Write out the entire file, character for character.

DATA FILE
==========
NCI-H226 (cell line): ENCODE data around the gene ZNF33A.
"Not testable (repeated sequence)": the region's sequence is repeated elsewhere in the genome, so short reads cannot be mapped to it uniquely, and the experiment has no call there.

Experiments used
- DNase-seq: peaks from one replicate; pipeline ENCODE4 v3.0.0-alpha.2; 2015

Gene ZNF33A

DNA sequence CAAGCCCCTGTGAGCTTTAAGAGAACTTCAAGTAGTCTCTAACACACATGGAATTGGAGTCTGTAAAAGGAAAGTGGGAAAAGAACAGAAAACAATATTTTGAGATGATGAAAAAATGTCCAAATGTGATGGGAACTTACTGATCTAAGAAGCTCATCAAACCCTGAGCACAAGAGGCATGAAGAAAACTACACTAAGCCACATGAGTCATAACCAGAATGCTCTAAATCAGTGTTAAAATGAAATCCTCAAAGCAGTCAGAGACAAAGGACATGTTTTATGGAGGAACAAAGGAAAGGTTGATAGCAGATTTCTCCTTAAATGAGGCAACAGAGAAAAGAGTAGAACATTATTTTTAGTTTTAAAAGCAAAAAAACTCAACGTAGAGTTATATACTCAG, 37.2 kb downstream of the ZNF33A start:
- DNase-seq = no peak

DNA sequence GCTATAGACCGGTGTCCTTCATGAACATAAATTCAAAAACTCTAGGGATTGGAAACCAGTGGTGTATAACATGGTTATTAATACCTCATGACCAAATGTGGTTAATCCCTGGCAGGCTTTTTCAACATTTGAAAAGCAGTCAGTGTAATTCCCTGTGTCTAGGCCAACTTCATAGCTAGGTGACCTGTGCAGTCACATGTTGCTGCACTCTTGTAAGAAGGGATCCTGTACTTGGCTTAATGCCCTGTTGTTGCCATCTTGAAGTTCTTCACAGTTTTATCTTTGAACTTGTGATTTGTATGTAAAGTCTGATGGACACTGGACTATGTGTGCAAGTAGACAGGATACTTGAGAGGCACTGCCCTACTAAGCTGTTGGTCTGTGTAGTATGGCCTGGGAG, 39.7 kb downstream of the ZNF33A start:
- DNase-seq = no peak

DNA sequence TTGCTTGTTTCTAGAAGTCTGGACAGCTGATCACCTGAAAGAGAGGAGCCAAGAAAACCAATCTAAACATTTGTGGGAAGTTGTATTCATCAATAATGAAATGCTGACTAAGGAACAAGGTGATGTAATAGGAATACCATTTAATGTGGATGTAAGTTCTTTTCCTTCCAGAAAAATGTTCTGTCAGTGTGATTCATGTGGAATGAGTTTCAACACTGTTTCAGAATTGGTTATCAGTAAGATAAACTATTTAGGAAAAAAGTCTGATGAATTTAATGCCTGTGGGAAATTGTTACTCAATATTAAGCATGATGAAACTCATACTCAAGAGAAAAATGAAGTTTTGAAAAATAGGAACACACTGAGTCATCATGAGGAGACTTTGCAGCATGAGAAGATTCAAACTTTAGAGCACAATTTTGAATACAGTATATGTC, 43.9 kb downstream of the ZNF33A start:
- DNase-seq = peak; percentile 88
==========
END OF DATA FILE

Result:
NCI-H226 (cell line): ENCODE data around the gene ZNF33A.
"Not testable (repeated sequence)": the region's sequence is repeated elsewhere in the genome, so short reads cannot be mapped to it uniquely, and the experiment has no call there.

Experiments used
- DNase-seq: peaks from one replicate; pipeline ENCODE4 v3.0.0-alpha.2; 2015

Gene ZNF33A

DNA sequence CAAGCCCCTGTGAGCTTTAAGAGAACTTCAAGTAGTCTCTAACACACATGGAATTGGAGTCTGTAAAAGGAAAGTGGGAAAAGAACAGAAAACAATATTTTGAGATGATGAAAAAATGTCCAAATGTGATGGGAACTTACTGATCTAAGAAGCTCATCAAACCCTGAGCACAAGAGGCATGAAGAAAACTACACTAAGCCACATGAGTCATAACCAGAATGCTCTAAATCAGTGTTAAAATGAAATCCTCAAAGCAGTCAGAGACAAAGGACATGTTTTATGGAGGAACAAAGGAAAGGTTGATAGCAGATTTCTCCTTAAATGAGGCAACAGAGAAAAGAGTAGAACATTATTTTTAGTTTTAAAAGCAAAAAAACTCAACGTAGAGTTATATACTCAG, 37.2 kb downstream of the ZNF33A start:
- DNase-seq = no peak

DNA sequence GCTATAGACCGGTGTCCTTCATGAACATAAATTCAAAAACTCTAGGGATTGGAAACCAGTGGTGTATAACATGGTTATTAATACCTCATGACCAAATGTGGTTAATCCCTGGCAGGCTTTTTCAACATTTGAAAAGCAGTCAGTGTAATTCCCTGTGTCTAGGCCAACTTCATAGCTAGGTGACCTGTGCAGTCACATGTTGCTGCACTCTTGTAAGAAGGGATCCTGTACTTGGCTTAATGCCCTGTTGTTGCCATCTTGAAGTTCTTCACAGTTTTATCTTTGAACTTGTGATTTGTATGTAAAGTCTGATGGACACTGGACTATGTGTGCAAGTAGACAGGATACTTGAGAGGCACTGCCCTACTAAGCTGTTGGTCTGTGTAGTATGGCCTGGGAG, 39.7 kb downstream of the ZNF33A start:
- DNase-seq = no peak

DNA sequence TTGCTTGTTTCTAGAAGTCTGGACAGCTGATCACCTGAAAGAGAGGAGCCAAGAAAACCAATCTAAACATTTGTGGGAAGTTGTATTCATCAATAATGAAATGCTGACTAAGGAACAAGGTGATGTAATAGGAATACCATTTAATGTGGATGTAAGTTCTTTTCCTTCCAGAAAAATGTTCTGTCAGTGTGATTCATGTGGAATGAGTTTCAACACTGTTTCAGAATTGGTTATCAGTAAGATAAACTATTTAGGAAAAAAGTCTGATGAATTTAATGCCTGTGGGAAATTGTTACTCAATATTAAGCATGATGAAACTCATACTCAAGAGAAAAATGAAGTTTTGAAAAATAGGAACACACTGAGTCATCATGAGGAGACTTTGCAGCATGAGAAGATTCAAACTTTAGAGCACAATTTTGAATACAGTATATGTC, 43.9 kb downstream of the ZNF33A start:
- DNase-seq = peak; percentile 88